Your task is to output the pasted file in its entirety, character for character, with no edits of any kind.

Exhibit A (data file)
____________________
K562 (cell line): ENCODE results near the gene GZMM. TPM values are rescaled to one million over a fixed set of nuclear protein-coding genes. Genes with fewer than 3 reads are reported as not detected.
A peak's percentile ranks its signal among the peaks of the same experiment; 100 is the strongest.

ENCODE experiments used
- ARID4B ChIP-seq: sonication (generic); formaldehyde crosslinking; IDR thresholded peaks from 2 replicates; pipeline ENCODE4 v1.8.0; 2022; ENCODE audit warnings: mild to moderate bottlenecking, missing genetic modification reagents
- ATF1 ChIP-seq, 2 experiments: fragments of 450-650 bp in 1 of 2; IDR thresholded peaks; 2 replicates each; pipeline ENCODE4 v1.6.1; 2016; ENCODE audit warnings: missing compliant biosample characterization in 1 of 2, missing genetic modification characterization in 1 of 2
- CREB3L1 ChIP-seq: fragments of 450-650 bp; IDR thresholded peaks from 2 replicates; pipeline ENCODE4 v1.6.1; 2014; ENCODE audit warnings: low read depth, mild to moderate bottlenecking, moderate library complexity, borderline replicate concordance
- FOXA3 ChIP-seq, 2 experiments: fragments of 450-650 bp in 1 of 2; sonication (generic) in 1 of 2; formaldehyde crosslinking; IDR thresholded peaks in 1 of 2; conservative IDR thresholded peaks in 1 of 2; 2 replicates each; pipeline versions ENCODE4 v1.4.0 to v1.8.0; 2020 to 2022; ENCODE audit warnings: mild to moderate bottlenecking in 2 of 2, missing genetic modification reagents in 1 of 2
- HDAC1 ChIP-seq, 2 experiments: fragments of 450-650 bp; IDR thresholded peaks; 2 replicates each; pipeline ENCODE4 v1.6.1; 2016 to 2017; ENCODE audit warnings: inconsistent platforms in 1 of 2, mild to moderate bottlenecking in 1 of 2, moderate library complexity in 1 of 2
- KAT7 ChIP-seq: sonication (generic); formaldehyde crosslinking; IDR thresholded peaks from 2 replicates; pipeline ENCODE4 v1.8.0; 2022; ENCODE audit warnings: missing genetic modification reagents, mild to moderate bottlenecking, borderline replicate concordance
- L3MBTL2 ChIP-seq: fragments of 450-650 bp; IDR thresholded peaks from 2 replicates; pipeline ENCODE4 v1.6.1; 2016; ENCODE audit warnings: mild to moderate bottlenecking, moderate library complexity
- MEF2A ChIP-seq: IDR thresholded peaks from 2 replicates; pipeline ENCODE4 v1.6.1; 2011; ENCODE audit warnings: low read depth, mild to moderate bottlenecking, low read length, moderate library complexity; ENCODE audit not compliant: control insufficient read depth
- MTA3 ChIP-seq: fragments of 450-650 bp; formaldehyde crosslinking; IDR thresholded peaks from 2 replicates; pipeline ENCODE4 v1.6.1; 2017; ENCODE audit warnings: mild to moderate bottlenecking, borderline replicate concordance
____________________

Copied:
K562 (cell line): ENCODE results near the gene GZMM. TPM values are rescaled to one million over a fixed set of nuclear protein-coding genes. Genes with fewer than 3 reads are reported as not detected.
A peak's percentile ranks its signal among the peaks of the same experiment; 100 is the strongest.

ENCODE experiments used
- ARID4B ChIP-seq: sonication (generic); formaldehyde crosslinking; IDR thresholded peaks from 2 replicates; pipeline ENCODE4 v1.8.0; 2022; ENCODE audit warnings: mild to moderate bottlenecking, missing genetic modification reagents
- ATF1 ChIP-seq, 2 experiments: fragments of 450-650 bp in 1 of 2; IDR thresholded peaks; 2 replicates each; pipeline ENCODE4 v1.6.1; 2016; ENCODE audit warnings: missing compliant biosample characterization in 1 of 2, missing genetic modification characterization in 1 of 2
- CREB3L1 ChIP-seq: fragments of 450-650 bp; IDR thresholded peaks from 2 replicates; pipeline ENCODE4 v1.6.1; 2014; ENCODE audit warnings: low read depth, mild to moderate bottlenecking, moderate library complexity, borderline replicate concordance
- FOXA3 ChIP-seq, 2 experiments: fragments of 450-650 bp in 1 of 2; sonication (generic) in 1 of 2; formaldehyde crosslinking; IDR thresholded peaks in 1 of 2; conservative IDR thresholded peaks in 1 of 2; 2 replicates each; pipeline versions ENCODE4 v1.4.0 to v1.8.0; 2020 to 2022; ENCODE audit warnings: mild to moderate bottlenecking in 2 of 2, missing genetic modification reagents in 1 of 2
- HDAC1 ChIP-seq, 2 experiments: fragments of 450-650 bp; IDR thresholded peaks; 2 replicates each; pipeline ENCODE4 v1.6.1; 2016 to 2017; ENCODE audit warnings: inconsistent platforms in 1 of 2, mild to moderate bottlenecking in 1 of 2, moderate library complexity in 1 of 2
- KAT7 ChIP-seq: sonication (generic); formaldehyde crosslinking; IDR thresholded peaks from 2 replicates; pipeline ENCODE4 v1.8.0; 2022; ENCODE audit warnings: missing genetic modification reagents, mild to moderate bottlenecking, borderline replicate concordance
- L3MBTL2 ChIP-seq: fragments of 450-650 bp; IDR thresholded peaks from 2 replicates; pipeline ENCODE4 v1.6.1; 2016; ENCODE audit warnings: mild to moderate bottlenecking, moderate library complexity
- MEF2A ChIP-seq: IDR thresholded peaks from 2 replicates; pipeline ENCODE4 v1.6.1; 2011; ENCODE audit warnings: low read depth, mild to moderate bottlenecking, low read length, moderate library complexity; ENCODE audit not compliant: control insufficient read depth
- MTA3 ChIP-seq: fragments of 450-650 bp; formaldehyde crosslinking; IDR thresholded peaks from 2 replicates; pipeline ENCODE4 v1.6.1; 2017; ENCODE audit warnings: mild to moderate bottlenecking, borderline replicate concordance